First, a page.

With oil prices below $50 per barrel and advances in U.S. shale oil drilling transforming the U.S. into one of the top oil producers in the world, has the Strategic Petroleum Reserve (SPR) lost its relevance, as some experts believe?
The global head of energy analysis for Oil Price Information Service, Tom Kloza, said, “You might as well be wearing bell-bottoms as having 690 million barrels in storage,” reports NPR.
Mr. Kloza believes that half of the SPR should be sold off. There are a number of other experts who believe that the SPR should be completely done away with, whereas, others are certain that the SPR is still as important as it was in 1975, when it was created.
Currently, the SPR holds 695.1 million barrels of oil. It requires a $226 million budget allocation and 126 federal employees to keep the program going. On top of that, the infrastructure needs maintenance, and the Obama administration has asked the Congress to assign $375.4 million to that end.
At current prices, the SPR is worth close to $34 billion.
The net imports by the U.S. in 2015 was 4.6 million barrels per day, according to the U.S. Energy Information Administration. Hence, with 695.1 million barrels of SPR, the U.S. can sustain itself for 151 days without any imports. This gives the U.S. an upper hand in its foreign policy with the middle east and Russia. Related: OPEC’s Pain Is Only Getting Worse As Revenues Continue To Fall
It is also important to note that the SPR is not meant to manipulate the price of oil. Martin Young, head of the Emergency Policy Division of The International Energy Agency (IEA), says: “The oil stocks are not there for price management as such,” he explains, “they’re there to correct a shortage in the market because of a supply disruption,” reports the BBC.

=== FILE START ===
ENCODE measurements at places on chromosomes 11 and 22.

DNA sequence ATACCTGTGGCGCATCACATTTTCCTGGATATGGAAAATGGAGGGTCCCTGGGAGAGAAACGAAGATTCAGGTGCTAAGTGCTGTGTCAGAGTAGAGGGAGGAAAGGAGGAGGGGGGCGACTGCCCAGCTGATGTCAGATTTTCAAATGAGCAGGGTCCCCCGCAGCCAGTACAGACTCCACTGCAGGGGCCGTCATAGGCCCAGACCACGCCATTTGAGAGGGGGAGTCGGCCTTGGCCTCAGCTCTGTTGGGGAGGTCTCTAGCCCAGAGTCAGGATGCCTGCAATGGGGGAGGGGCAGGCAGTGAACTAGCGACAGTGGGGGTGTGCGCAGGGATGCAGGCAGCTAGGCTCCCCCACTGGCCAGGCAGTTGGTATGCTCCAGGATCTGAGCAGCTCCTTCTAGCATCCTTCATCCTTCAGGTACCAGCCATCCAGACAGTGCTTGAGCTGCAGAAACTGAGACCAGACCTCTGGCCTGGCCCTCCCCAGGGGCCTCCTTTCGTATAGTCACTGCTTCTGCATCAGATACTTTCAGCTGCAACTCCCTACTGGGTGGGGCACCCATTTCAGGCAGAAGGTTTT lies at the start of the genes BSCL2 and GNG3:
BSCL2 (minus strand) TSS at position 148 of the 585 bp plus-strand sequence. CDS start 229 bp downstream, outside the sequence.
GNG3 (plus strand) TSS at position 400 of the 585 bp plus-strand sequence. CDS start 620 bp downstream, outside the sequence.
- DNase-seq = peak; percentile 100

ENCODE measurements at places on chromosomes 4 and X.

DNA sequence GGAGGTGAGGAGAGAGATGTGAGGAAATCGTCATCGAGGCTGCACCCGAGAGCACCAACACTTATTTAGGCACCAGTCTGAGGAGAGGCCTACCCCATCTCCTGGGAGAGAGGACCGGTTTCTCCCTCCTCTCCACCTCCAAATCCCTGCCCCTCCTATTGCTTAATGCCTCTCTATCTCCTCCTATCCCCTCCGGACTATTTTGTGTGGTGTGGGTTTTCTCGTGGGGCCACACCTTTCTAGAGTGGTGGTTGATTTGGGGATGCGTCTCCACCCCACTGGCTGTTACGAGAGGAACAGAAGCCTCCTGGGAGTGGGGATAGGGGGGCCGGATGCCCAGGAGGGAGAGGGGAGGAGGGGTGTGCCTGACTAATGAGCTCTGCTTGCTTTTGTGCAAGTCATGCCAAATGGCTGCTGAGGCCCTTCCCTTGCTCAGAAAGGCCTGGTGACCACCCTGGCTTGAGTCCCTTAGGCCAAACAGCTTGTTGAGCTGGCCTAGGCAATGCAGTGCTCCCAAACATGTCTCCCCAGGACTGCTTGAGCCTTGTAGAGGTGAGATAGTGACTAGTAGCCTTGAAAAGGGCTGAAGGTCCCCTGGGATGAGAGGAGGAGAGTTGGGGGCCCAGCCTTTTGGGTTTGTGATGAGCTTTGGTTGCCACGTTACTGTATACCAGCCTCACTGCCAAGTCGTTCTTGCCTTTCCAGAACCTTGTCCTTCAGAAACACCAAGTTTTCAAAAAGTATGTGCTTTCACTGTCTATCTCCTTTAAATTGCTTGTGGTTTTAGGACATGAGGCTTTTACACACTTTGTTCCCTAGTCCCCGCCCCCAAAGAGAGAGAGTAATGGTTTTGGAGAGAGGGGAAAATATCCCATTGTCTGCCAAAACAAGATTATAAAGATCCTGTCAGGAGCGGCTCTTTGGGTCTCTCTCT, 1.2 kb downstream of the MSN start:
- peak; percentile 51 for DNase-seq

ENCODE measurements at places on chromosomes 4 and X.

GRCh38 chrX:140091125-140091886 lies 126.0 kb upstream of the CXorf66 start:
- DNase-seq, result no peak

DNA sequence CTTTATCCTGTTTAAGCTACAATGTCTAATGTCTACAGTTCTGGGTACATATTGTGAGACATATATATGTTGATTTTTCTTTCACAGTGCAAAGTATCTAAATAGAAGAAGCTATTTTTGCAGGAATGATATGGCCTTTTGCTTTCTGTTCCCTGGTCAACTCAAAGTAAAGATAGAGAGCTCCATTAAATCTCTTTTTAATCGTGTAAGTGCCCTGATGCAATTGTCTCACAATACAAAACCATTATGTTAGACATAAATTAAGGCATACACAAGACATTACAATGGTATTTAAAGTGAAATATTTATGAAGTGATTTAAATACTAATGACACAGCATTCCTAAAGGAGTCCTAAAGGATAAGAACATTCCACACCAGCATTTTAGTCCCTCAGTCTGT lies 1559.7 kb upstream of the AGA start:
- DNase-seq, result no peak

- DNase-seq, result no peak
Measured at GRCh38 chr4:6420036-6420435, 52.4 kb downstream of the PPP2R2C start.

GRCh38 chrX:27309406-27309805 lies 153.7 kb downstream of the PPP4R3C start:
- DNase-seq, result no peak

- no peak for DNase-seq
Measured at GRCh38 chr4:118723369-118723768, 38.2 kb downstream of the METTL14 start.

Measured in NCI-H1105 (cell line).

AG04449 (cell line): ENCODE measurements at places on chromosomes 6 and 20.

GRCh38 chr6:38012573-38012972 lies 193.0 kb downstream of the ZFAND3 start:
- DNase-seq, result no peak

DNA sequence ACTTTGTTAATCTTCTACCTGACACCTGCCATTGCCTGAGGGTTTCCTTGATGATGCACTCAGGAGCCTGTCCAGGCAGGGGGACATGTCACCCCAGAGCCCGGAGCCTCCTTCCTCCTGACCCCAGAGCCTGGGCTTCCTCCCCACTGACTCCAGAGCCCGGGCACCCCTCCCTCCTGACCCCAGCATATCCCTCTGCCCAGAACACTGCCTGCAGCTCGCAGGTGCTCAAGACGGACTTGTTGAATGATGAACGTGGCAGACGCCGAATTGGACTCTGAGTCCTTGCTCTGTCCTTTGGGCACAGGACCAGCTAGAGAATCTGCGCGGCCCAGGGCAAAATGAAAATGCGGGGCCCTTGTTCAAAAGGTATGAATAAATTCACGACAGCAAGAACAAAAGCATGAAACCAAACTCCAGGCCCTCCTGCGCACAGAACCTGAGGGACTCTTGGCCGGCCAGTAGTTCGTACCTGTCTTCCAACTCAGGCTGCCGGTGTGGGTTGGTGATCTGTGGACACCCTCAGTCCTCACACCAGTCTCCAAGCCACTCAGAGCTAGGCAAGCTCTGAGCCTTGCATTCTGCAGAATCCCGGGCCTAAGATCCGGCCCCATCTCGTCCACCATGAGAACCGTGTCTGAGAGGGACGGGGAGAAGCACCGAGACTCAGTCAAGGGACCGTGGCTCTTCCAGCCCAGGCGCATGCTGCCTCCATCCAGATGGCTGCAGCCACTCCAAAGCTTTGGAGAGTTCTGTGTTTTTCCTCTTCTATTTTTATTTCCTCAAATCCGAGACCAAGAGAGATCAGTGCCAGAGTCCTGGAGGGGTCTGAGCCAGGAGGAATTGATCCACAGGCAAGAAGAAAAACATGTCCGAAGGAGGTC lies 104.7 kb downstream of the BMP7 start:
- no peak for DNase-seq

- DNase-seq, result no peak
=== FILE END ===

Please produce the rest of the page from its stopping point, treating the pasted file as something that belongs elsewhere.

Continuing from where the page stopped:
The recent outages in Canada and other places serve as examples of how a surplus market can shift into a deficit within a short span of time. The supply disruptions need not be too large, removing only 3.5 million barrels of oil from the market. Meanwhile, oil prices, which were looming below $40 per barrel, have since reached close to $50 per barrel.
This shows that the oil markets are in a delicate balance. Even small amounts of disruptions can lead to a large amount of price appreciation.
Though the meeting between the OPEC and Russia in Doha did not yield any results, the risk of a manipulation by the larger cartel is real. The recent Saudi Arabian threat of liquidating $750 billion of U.S. assets cannot be taken lightly.
Actions such as the Arab Spring can seriously affect the world’s oil production and lead to a sharp spike in prices. Hence it is important that the U.S. maintains the SPR at current levels, though its use should be limited for emergency purposes only.
By Rakesh Upadhyay for Oilprice.com
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